Part of the Job: Managing FM Team Stress Levels
Keep communication lines open about what might be stressing out members of the team, and be aware of and sympathetic to their challenges.
Camarote regrets that sometimes managers don’t think it’s part of their job to help their teams manage work stress. “I think there are some people that think your stress is on you,” she says. “I’m paying you to do this job. However you feel about that is your business.” She believes the opposite is true — that most managers care about their employees, if for no other reason than that they’ll get more out of people who are less stressed.
To help reduce stress in their team, facility managers should be aware of three things that stress employees out, Camarote says. These are not being clear about what their manager wants, not having the skills to do it, and not feeling control over their time or how they approach the job. “People want to make you happy, so if they’re not doing what you want, work on getting clear about what your expectations are and what you want out of them,” she says. Secondly, work on creating an environment where people are comfortable asking for additional help or guidance. And then allow team members as much autonomy as possible in setting their approach to the task at hand, she says.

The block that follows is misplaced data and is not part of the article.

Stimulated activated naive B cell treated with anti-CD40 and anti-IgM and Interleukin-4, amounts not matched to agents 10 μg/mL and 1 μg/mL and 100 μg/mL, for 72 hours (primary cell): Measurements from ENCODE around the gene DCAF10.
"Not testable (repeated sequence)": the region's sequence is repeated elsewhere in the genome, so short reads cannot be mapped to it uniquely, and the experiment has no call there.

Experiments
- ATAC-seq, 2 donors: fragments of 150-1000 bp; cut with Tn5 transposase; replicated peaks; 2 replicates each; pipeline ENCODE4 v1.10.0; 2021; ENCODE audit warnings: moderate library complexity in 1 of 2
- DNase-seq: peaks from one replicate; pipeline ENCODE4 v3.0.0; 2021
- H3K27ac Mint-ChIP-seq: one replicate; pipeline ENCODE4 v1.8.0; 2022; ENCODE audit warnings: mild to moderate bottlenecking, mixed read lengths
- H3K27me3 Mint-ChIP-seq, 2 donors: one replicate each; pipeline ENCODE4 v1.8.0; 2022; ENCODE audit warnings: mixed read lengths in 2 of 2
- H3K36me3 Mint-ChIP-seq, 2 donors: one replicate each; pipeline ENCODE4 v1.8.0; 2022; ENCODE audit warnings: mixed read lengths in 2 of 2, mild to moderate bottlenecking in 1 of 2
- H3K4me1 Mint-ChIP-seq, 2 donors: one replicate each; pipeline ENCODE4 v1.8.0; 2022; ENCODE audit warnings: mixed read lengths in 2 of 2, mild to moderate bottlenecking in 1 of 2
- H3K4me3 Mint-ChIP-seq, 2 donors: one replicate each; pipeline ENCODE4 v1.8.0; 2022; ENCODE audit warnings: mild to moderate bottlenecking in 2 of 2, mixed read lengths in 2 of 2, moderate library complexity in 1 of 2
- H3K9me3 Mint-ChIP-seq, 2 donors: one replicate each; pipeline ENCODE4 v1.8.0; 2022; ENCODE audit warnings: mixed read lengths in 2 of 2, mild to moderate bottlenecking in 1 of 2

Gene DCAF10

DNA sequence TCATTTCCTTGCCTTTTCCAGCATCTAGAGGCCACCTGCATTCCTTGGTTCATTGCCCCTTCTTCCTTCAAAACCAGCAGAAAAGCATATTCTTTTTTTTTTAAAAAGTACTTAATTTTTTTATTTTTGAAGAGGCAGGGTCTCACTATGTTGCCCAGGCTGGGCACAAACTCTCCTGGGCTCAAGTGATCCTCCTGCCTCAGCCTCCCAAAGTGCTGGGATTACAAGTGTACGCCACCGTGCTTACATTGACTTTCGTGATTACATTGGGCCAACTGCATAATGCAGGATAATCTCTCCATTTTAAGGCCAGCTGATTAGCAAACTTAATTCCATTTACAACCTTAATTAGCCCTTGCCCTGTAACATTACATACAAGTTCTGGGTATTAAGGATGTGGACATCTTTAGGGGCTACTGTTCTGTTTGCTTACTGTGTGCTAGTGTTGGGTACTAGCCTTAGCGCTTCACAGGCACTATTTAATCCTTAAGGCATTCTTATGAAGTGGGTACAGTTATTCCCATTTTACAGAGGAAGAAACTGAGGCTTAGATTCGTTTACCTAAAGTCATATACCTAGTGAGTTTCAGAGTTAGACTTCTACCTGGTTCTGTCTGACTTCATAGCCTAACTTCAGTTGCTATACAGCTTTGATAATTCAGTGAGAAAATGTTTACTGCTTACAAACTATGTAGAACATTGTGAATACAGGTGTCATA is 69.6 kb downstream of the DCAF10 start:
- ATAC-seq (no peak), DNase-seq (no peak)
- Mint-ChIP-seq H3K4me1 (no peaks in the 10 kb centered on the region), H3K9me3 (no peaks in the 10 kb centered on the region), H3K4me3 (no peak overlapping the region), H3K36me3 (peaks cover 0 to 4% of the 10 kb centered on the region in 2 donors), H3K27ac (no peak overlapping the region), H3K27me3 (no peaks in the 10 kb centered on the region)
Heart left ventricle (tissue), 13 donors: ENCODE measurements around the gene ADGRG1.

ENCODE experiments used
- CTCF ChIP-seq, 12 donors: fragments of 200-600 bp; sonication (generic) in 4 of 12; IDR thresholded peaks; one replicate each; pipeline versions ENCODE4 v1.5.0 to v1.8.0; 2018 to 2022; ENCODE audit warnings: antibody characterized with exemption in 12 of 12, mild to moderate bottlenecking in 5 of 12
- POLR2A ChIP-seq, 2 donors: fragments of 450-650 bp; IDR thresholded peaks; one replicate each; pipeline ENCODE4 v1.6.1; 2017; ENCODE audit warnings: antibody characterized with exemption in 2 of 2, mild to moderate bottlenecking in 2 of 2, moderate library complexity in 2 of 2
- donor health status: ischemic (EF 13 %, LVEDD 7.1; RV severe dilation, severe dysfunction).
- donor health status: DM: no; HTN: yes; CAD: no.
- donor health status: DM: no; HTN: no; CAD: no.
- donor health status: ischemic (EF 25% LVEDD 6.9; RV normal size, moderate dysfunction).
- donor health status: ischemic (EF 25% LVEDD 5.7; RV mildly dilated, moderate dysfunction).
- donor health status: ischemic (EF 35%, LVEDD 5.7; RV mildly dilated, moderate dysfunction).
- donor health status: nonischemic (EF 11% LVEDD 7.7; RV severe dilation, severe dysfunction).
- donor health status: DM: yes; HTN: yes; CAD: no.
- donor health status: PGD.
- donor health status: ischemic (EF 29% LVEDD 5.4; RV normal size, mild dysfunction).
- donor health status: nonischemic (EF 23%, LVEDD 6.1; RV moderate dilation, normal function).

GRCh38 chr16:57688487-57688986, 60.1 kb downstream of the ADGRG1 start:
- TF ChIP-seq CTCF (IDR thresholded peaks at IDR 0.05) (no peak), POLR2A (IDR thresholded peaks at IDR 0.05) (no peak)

Keeping communication lines open and facing challenges as a team can be a way to harness the stresses of the job as inherent team-building opportunities. This goes back to the concept of eustress. If a manager can psych up the team in the face of a challenging and stressful situation, they can get the team to see the stress as exciting, fulfilling, or engaging, says Crabtree. Giving them the why behind the situation also helps a lot, he says.
The goal with stress is finding the sweet spot. “I’ve had to find my own happy medium,” says MacKnight, “And I’ve had to find the happy medium for my staff. We all work together toward the same goal. We have had a lot of conversations and shed a lot of light. When you’re in facilities, you have to find that balance.”
Email comments and questions to email@example.com. And continue the conversation on FM stress at NFMT 2018 in Baltimore, at the opening session on Tuesday, March 20.